I'm trying to parallelize some calculations that use `numpy`

with the help of Python's `multiprocessing`

module. Consider this simplified example:

```
import time
import numpyfrom multiprocessing import Pooldef test_func(i):a = numpy.random.normal(size=1000000)b = numpy.random.normal(size=1000000)for i in range(2000):a = a + bb = a - ba = a - breturn 1t1 = time.time()
test_func(0)
single_time = time.time() - t1
print("Single time:", single_time)n_par = 4
pool = Pool()t1 = time.time()
results_async = [pool.apply_async(test_func, [i])for i in range(n_par)]
results = [r.get() for r in results_async]
multicore_time = time.time() - t1print("Multicore time:", multicore_time)
print("Efficiency:", single_time / multicore_time)
```

When I execute it, the `multicore_time`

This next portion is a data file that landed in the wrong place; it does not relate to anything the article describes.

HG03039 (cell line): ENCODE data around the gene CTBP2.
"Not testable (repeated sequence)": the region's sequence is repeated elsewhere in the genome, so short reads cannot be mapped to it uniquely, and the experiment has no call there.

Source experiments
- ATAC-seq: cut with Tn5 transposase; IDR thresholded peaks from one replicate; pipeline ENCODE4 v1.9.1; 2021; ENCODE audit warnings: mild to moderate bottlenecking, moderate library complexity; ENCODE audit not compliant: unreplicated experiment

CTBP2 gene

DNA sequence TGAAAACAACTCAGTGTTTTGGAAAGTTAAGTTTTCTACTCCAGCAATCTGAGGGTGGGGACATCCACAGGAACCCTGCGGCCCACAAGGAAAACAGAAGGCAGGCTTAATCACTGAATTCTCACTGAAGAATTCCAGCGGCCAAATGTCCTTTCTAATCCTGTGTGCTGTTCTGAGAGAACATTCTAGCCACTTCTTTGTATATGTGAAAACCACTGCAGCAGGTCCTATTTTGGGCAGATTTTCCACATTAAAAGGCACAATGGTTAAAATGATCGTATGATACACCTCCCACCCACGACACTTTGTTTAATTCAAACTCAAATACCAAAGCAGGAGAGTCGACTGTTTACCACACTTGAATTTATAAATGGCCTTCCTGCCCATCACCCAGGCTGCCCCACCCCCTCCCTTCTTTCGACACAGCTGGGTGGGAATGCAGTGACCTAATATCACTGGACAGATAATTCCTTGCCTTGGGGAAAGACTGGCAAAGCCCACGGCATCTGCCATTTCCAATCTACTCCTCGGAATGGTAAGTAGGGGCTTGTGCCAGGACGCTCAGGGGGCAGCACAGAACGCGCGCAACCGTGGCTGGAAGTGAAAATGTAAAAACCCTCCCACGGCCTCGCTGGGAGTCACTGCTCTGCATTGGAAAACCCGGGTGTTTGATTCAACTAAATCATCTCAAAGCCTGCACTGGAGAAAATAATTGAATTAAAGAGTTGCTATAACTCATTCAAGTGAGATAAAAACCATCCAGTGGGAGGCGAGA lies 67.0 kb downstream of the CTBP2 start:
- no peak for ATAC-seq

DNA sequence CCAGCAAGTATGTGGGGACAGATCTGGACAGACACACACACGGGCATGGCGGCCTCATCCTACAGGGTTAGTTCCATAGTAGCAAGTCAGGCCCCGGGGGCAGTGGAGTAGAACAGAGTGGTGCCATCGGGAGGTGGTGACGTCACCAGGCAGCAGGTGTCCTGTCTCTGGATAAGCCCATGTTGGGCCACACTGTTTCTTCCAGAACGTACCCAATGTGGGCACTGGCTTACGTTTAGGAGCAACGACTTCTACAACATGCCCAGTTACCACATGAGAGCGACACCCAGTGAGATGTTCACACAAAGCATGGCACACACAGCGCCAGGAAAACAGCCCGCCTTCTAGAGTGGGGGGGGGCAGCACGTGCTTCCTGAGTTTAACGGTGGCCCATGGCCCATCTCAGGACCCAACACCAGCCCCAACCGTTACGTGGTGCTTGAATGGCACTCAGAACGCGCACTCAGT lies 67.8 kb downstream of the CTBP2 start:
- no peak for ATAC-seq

is roughly equal to `single_time * n_par`

, while I would expect it to be close to `single_time`

. Indeed, if I replace `numpy`

calculations with just `time.sleep(10)`

, this is what I get — perfect efficiency. But for some reason it does not work with `numpy`

. Can this be solved, or is it some internal limitation of `numpy`

?

Some additional info which may be useful:

I'm using OSX 10.9.5, Python 3.4.2 and the CPU is Core i7 with (as reported by the system info) 4 cores (although the above program only takes 50% of CPU time in total, so the system info may not be taking into account hyperthreading).

when I run this I see

`n_par`

processes in`top`

working at 100% CPUif I replace

`numpy`

array operations with a loop and per-index operations, the efficiency rises significantly (to about 75% for`n_par = 4`

).